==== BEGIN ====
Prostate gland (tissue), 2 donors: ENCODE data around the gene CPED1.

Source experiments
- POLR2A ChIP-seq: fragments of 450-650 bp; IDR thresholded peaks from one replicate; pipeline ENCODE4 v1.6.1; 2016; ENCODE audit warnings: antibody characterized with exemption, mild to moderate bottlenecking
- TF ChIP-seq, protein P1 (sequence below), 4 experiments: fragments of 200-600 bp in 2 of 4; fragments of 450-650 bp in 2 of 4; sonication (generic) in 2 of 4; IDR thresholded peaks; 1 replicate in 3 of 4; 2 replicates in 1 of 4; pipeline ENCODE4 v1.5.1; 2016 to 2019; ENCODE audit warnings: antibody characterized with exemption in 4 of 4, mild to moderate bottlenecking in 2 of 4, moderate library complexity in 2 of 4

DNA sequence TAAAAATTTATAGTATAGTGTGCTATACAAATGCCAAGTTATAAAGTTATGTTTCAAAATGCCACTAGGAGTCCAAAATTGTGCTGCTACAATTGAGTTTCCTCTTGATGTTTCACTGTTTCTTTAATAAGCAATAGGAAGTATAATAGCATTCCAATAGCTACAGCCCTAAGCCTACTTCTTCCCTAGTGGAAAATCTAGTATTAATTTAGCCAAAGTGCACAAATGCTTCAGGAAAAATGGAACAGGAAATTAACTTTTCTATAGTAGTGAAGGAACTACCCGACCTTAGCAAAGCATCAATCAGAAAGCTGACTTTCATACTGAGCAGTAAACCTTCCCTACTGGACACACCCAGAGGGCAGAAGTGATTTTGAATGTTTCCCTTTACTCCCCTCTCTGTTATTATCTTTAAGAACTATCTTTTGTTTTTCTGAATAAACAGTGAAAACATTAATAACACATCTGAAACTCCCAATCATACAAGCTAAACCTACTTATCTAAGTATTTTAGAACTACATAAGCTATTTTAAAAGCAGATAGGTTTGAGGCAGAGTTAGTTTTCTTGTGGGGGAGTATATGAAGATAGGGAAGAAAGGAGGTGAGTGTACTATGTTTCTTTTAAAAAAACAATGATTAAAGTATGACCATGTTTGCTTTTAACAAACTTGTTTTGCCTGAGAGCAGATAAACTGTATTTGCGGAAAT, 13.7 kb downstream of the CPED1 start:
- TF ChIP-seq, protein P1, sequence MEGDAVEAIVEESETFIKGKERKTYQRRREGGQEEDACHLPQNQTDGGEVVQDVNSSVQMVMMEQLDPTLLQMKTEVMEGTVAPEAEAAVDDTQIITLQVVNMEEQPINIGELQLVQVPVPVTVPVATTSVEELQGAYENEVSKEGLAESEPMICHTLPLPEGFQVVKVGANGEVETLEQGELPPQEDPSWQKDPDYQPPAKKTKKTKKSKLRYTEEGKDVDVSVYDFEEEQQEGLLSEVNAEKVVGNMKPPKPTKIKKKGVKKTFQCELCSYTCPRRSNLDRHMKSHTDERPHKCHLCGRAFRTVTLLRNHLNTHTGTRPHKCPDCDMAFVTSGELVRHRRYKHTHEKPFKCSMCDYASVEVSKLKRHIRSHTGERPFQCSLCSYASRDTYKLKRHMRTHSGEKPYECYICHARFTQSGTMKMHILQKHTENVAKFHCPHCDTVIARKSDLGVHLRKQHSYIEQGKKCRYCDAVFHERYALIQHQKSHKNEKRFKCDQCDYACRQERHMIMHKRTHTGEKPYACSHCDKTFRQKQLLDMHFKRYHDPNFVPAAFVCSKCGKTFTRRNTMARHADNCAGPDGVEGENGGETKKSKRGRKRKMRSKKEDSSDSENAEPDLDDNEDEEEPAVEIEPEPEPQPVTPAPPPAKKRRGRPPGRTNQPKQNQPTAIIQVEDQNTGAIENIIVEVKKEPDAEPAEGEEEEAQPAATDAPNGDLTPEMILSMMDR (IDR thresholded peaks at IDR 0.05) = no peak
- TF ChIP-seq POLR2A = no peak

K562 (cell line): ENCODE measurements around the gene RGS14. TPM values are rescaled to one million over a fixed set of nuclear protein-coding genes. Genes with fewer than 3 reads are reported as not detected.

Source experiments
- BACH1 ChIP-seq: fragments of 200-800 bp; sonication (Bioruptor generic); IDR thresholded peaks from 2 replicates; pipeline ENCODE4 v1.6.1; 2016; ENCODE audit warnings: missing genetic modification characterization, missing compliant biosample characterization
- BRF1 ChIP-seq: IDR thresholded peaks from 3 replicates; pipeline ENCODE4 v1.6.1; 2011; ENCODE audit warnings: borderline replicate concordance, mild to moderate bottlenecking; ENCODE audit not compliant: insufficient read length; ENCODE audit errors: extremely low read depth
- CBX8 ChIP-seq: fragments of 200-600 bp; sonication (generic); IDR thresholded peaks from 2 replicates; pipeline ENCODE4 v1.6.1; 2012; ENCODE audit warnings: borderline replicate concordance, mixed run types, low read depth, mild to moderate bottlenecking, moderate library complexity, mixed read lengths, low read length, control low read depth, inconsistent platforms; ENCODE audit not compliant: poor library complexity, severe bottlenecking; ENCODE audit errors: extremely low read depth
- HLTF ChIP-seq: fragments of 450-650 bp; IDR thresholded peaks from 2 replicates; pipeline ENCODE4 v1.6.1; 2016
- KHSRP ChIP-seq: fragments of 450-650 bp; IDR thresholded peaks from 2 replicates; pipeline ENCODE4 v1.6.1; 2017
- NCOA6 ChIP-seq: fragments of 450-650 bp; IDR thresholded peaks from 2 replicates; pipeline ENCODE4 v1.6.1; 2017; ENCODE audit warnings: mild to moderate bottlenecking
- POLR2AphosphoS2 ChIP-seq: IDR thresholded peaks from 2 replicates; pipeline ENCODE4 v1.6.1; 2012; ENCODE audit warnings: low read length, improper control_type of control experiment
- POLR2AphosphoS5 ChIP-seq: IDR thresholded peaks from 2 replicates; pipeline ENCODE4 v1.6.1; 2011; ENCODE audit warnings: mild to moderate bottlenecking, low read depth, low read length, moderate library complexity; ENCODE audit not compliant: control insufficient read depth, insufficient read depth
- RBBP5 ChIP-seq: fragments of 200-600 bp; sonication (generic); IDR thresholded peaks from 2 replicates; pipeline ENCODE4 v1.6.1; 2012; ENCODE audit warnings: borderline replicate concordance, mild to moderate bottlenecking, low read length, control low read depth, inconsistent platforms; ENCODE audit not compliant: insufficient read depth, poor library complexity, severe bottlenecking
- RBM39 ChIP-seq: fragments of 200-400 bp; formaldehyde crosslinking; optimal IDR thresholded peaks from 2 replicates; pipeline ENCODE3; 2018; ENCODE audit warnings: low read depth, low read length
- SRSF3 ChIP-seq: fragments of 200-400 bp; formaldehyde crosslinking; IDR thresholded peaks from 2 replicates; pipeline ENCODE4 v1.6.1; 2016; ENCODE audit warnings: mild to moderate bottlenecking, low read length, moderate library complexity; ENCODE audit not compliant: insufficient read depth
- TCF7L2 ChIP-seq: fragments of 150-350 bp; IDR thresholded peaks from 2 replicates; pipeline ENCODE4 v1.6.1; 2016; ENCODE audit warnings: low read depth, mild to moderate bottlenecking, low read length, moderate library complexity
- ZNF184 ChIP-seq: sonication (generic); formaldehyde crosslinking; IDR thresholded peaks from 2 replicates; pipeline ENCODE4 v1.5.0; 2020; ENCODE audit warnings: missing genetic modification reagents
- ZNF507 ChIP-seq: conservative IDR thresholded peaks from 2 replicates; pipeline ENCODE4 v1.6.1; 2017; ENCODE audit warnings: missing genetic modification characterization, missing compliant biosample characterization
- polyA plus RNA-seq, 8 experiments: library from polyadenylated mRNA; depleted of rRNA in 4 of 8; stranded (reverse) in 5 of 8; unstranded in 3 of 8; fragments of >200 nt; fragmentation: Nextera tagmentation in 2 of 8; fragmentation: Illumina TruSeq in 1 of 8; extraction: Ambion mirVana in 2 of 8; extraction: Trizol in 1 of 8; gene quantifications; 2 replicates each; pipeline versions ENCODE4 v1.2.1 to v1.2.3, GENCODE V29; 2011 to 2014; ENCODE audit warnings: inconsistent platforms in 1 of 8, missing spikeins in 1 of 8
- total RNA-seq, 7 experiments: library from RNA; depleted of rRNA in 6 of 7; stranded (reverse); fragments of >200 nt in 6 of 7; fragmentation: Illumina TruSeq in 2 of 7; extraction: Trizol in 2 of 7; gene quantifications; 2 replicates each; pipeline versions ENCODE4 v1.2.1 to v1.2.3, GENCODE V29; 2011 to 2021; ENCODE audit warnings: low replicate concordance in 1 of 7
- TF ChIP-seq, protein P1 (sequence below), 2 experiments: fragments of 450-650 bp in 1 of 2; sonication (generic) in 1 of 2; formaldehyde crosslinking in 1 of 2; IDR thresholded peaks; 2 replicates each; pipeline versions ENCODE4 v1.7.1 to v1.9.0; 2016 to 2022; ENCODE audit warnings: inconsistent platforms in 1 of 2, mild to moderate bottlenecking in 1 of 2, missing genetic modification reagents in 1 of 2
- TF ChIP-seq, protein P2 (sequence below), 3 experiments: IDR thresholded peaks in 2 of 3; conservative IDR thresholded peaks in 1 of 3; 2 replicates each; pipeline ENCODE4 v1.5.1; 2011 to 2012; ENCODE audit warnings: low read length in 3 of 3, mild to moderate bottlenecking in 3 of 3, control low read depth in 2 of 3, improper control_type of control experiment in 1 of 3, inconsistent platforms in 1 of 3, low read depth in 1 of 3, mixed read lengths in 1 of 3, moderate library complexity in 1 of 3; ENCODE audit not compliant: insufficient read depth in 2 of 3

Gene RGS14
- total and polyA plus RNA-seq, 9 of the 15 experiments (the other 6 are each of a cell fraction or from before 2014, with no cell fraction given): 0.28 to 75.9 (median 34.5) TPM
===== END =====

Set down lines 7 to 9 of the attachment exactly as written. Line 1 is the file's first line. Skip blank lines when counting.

- TF ChIP-seq POLR2A = no peak

K562 (cell line): ENCODE measurements around the gene RGS14. TPM values are rescaled to one million over a fixed set of nuclear protein-coding genes. Genes with fewer than 3 reads are reported as not detected.

Source experiments